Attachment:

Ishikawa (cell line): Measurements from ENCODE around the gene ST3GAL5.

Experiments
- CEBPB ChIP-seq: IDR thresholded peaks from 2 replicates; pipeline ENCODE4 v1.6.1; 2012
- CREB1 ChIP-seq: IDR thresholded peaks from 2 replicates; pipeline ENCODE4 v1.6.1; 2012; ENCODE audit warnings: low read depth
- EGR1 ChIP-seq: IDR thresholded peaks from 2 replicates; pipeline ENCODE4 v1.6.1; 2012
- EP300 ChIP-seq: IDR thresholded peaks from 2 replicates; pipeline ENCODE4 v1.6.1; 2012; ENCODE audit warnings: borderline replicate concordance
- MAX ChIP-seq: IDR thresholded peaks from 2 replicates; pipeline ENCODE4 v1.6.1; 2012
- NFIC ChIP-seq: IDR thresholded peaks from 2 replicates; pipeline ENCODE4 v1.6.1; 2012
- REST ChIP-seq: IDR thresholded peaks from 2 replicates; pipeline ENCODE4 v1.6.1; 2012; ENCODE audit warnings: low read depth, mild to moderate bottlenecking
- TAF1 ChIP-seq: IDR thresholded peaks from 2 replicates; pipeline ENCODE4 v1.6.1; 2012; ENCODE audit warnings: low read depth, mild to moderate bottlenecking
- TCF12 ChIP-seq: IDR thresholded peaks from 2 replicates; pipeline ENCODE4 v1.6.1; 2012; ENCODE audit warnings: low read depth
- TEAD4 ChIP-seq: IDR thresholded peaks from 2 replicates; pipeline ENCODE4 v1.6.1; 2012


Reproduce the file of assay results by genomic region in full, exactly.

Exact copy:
Ishikawa (cell line): Measurements from ENCODE around the gene ST3GAL5.

Experiments
- CEBPB ChIP-seq: IDR thresholded peaks from 2 replicates; pipeline ENCODE4 v1.6.1; 2012
- CREB1 ChIP-seq: IDR thresholded peaks from 2 replicates; pipeline ENCODE4 v1.6.1; 2012; ENCODE audit warnings: low read depth
- EGR1 ChIP-seq: IDR thresholded peaks from 2 replicates; pipeline ENCODE4 v1.6.1; 2012
- EP300 ChIP-seq: IDR thresholded peaks from 2 replicates; pipeline ENCODE4 v1.6.1; 2012; ENCODE audit warnings: borderline replicate concordance
- MAX ChIP-seq: IDR thresholded peaks from 2 replicates; pipeline ENCODE4 v1.6.1; 2012
- NFIC ChIP-seq: IDR thresholded peaks from 2 replicates; pipeline ENCODE4 v1.6.1; 2012
- REST ChIP-seq: IDR thresholded peaks from 2 replicates; pipeline ENCODE4 v1.6.1; 2012; ENCODE audit warnings: low read depth, mild to moderate bottlenecking
- TAF1 ChIP-seq: IDR thresholded peaks from 2 replicates; pipeline ENCODE4 v1.6.1; 2012; ENCODE audit warnings: low read depth, mild to moderate bottlenecking
- TCF12 ChIP-seq: IDR thresholded peaks from 2 replicates; pipeline ENCODE4 v1.6.1; 2012; ENCODE audit warnings: low read depth
- TEAD4 ChIP-seq: IDR thresholded peaks from 2 replicates; pipeline ENCODE4 v1.6.1; 2012